Still, I rode some pretty good coat tails, playing it safe for the most part. Trying to give up the ball in as few touches as possible, and trying to get in the way of the other team when that was in order. I could never juggle a ball a million times like the Agesens, or dribble through a world of defenders like the Commandatores. I could never, ever strike a clean ball like Addis. I was nowhere near as tough as Johnny Salamone.

My best memory is probably from my junior year, my one and only goal that year, a long, lucky, left footed shot that skipped past the goalkeeper (Parsippany Hills) on a rainy day. I was too in shock to celebrate, but as I jogged back to the center circle, Anthony Commandatore planted a big wet kiss on my cheek.

Those Italians.

My soccer career ended in the fall of 1981 in a state tournament loss at Westfield High School. I'd pretty much started every game since the beginning of my junior year, but on the day of this state tournament replay (we'd tied Westfield the day before and the game was called in OT due to darkness), our coach Tom Taylor called me over before the game and said, "You're not going to start today." I said I understood because, truth be known, I'd been horrendous the day before. By the end of the game, I was choking back tears as my butt never left the bench and my team went on to lose on PKs.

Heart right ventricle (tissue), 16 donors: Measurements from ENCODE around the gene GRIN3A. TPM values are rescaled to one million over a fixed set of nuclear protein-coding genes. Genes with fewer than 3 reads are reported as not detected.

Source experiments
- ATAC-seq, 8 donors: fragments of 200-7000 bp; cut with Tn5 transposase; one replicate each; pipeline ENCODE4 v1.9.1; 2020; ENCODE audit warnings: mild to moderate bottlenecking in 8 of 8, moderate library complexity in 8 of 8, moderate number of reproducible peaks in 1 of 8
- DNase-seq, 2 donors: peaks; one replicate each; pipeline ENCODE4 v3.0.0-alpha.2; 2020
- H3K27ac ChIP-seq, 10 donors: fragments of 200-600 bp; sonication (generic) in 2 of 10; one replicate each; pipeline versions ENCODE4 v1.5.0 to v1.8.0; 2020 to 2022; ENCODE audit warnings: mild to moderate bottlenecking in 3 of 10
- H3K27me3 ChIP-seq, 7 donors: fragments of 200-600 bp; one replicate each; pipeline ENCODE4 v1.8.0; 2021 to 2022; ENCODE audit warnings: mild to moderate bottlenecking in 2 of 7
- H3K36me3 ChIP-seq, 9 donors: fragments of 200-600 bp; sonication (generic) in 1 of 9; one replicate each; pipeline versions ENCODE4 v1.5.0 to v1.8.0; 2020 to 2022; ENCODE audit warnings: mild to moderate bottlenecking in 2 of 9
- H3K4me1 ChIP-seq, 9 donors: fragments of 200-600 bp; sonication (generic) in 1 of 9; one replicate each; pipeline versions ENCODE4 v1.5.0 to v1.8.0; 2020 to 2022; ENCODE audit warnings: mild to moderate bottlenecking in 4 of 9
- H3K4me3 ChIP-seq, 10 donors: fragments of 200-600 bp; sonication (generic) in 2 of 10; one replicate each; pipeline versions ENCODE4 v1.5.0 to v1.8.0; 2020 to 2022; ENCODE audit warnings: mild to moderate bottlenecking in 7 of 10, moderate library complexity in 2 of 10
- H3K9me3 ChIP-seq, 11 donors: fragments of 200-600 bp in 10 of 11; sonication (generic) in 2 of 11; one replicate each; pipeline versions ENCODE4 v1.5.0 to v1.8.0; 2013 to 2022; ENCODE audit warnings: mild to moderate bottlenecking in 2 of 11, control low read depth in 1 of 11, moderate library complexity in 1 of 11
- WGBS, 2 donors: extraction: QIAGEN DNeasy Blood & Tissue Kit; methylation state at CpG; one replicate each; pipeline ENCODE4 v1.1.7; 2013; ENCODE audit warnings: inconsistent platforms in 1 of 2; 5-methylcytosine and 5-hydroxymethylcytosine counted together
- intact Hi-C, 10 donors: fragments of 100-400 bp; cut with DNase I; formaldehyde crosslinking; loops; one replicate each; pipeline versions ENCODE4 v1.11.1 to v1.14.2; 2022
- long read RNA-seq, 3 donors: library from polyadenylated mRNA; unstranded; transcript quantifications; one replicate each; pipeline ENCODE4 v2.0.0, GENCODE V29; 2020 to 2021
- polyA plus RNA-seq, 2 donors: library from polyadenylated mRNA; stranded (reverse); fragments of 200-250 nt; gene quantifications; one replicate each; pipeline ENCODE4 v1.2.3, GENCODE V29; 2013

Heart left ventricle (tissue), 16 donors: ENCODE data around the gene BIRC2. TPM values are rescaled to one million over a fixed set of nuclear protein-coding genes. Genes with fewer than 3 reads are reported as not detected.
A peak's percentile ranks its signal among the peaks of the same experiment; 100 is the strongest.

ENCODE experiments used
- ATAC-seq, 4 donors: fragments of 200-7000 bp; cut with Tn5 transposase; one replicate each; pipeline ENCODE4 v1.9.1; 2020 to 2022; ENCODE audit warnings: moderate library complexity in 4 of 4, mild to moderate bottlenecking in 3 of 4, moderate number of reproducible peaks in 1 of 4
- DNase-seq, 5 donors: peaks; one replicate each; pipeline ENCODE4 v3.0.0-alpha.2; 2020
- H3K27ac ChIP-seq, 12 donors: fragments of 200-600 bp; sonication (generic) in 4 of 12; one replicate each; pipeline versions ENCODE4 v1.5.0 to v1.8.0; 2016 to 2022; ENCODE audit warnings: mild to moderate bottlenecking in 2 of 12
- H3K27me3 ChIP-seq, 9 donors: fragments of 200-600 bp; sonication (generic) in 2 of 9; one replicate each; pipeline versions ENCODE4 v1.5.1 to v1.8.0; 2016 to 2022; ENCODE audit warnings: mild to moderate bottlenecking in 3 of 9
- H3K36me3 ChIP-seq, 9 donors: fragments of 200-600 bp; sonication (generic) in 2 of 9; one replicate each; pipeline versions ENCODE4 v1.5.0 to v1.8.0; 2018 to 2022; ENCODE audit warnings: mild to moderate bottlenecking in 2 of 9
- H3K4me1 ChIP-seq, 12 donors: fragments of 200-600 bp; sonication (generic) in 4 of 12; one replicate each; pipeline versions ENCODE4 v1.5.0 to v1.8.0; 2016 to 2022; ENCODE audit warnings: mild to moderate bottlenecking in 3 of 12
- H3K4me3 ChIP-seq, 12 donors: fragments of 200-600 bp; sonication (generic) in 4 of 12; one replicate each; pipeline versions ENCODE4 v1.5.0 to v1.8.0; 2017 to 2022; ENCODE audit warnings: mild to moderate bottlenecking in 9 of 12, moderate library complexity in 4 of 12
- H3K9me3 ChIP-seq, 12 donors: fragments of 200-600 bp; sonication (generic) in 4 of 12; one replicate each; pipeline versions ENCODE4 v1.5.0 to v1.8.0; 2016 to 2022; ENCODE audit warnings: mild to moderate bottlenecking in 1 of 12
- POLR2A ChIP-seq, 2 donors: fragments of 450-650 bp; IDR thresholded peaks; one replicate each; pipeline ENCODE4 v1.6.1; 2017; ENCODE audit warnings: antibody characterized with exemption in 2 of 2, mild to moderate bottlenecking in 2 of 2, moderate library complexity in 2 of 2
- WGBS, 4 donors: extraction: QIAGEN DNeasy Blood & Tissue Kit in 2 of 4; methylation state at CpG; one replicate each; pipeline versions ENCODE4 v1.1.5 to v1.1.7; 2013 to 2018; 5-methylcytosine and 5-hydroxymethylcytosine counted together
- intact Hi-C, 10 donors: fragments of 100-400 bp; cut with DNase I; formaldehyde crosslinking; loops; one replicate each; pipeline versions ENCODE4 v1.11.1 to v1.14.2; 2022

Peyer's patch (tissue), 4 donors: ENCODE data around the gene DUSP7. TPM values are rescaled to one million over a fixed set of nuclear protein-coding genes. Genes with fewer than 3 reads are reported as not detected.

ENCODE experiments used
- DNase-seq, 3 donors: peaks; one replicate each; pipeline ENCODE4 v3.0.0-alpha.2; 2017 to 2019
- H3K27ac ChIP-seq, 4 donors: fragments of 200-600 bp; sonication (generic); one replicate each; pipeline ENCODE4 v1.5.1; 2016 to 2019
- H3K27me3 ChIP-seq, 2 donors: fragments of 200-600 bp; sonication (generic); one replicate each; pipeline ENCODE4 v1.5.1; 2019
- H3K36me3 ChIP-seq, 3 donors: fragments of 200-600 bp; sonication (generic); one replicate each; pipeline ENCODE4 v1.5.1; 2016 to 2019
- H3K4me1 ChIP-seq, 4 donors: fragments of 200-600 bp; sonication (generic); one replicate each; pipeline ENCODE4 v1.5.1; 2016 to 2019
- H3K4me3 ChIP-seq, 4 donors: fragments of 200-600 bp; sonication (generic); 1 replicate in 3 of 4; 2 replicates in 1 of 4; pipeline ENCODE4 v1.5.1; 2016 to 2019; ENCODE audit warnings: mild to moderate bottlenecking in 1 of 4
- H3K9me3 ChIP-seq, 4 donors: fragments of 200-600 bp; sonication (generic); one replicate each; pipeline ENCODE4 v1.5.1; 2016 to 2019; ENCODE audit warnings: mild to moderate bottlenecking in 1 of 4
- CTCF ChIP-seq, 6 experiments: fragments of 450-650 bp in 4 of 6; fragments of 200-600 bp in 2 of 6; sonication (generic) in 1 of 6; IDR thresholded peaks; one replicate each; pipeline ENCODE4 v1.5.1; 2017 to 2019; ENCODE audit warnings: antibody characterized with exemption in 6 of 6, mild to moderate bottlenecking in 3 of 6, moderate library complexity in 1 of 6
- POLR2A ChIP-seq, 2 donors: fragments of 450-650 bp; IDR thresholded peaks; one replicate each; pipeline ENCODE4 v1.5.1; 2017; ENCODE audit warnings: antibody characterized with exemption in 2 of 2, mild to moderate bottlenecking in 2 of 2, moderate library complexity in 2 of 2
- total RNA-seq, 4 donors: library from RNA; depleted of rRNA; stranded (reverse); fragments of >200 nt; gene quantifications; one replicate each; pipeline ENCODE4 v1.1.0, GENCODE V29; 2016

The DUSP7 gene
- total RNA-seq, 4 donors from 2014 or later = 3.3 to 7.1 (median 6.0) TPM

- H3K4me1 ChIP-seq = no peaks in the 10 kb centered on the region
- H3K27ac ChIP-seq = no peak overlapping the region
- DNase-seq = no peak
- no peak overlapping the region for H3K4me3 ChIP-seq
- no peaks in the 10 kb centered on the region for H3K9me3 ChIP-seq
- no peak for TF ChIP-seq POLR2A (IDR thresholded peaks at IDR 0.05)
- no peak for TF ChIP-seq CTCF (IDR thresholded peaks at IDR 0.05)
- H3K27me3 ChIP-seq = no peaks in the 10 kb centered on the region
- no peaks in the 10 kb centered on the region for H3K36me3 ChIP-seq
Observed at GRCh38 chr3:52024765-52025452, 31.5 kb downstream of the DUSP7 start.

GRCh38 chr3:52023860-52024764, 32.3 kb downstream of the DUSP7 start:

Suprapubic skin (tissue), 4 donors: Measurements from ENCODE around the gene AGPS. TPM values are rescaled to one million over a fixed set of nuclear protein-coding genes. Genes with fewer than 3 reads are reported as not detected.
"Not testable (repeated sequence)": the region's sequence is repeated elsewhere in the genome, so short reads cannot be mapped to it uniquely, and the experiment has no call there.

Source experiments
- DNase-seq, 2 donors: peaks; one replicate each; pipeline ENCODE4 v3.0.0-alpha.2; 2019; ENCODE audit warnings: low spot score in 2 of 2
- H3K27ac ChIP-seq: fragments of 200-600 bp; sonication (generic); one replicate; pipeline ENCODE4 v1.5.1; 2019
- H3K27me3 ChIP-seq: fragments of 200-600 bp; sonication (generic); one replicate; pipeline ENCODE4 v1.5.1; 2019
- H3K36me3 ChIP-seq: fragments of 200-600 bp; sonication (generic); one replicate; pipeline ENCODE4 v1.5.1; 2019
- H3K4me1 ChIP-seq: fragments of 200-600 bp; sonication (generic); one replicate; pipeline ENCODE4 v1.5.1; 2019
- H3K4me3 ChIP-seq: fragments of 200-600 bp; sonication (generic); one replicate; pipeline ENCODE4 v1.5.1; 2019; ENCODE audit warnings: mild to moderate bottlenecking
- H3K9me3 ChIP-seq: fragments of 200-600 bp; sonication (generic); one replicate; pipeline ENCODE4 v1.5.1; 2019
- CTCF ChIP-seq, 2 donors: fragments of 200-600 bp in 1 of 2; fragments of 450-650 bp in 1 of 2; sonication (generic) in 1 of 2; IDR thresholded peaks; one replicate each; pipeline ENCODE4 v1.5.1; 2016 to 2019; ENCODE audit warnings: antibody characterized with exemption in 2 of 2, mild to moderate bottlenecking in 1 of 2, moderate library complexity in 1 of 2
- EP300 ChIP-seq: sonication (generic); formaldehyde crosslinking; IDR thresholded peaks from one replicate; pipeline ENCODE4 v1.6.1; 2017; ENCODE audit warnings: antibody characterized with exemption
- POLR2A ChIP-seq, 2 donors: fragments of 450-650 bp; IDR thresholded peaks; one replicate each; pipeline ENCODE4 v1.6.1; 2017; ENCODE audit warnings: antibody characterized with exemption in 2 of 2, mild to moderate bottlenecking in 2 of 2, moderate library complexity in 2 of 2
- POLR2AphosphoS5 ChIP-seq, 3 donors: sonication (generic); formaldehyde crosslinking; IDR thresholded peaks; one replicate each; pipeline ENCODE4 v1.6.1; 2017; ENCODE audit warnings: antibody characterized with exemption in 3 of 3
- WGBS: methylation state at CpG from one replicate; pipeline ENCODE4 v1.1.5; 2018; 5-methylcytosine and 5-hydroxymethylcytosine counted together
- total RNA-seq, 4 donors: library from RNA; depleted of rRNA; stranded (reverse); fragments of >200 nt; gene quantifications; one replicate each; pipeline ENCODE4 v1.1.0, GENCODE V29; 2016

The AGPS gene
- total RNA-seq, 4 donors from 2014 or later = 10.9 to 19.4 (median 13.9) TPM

And that was all she wrote. I hid my face in my jacket on the busride home, completely humiliated that I'd not seen a minute of action in my final high school game, and guilty as hell that I'd played so badly the day before that the coach lost two years worth of confidence in me. I was also sad because I thought we had a good enough team to win the state championship that year...and we were much better than Westfield.

But that was that...and all that was left was...